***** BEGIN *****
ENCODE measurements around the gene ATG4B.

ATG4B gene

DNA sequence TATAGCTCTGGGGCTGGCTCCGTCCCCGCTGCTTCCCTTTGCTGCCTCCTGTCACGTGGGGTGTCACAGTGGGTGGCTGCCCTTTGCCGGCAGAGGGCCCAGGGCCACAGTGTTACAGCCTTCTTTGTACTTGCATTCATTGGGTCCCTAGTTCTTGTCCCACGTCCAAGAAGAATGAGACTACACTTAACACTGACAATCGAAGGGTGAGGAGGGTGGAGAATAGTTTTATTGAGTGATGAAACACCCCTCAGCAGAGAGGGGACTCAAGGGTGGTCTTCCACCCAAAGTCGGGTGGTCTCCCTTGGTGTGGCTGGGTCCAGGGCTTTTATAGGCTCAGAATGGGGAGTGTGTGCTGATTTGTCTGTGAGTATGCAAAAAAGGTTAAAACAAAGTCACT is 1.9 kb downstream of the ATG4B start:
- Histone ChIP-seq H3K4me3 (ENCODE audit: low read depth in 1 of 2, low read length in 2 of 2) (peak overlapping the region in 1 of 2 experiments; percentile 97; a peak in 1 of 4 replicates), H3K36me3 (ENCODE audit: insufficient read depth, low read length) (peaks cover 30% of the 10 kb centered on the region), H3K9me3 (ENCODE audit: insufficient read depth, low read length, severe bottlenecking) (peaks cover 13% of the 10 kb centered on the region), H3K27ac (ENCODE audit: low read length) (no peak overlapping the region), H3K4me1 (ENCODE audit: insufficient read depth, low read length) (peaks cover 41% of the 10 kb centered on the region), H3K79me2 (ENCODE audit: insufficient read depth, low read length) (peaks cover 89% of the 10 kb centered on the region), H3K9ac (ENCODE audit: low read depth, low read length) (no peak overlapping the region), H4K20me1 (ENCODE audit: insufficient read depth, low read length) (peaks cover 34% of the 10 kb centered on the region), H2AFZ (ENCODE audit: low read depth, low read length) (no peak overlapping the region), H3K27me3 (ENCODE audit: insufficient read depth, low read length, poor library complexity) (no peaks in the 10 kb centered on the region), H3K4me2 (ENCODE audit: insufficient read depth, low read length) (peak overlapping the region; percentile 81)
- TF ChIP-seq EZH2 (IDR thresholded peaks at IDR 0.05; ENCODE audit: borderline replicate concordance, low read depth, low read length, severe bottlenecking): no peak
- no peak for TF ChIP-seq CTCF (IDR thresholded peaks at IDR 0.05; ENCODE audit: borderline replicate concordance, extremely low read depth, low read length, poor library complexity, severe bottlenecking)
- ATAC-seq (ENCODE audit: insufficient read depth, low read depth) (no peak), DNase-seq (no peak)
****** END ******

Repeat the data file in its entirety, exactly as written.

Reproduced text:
ENCODE measurements around the gene ATG4B.

ATG4B gene

DNA sequence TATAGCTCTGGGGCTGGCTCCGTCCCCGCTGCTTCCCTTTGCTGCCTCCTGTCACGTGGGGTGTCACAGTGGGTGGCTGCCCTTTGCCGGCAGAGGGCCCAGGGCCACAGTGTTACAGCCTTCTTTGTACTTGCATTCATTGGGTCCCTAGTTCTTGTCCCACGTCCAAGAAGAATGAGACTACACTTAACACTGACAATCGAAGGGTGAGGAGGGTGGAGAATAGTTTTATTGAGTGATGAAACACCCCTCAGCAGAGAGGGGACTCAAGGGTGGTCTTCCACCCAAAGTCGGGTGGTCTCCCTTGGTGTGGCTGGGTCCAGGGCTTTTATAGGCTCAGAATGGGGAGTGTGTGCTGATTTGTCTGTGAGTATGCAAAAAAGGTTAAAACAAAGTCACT is 1.9 kb downstream of the ATG4B start:
- Histone ChIP-seq H3K4me3 (ENCODE audit: low read depth in 1 of 2, low read length in 2 of 2) (peak overlapping the region in 1 of 2 experiments; percentile 97; a peak in 1 of 4 replicates), H3K36me3 (ENCODE audit: insufficient read depth, low read length) (peaks cover 30% of the 10 kb centered on the region), H3K9me3 (ENCODE audit: insufficient read depth, low read length, severe bottlenecking) (peaks cover 13% of the 10 kb centered on the region), H3K27ac (ENCODE audit: low read length) (no peak overlapping the region), H3K4me1 (ENCODE audit: insufficient read depth, low read length) (peaks cover 41% of the 10 kb centered on the region), H3K79me2 (ENCODE audit: insufficient read depth, low read length) (peaks cover 89% of the 10 kb centered on the region), H3K9ac (ENCODE audit: low read depth, low read length) (no peak overlapping the region), H4K20me1 (ENCODE audit: insufficient read depth, low read length) (peaks cover 34% of the 10 kb centered on the region), H2AFZ (ENCODE audit: low read depth, low read length) (no peak overlapping the region), H3K27me3 (ENCODE audit: insufficient read depth, low read length, poor library complexity) (no peaks in the 10 kb centered on the region), H3K4me2 (ENCODE audit: insufficient read depth, low read length) (peak overlapping the region; percentile 81)
- TF ChIP-seq EZH2 (IDR thresholded peaks at IDR 0.05; ENCODE audit: borderline replicate concordance, low read depth, low read length, severe bottlenecking): no peak
- no peak for TF ChIP-seq CTCF (IDR thresholded peaks at IDR 0.05; ENCODE audit: borderline replicate concordance, extremely low read depth, low read length, poor library complexity, severe bottlenecking)
- ATAC-seq (ENCODE audit: insufficient read depth, low read depth) (no peak), DNase-seq (no peak)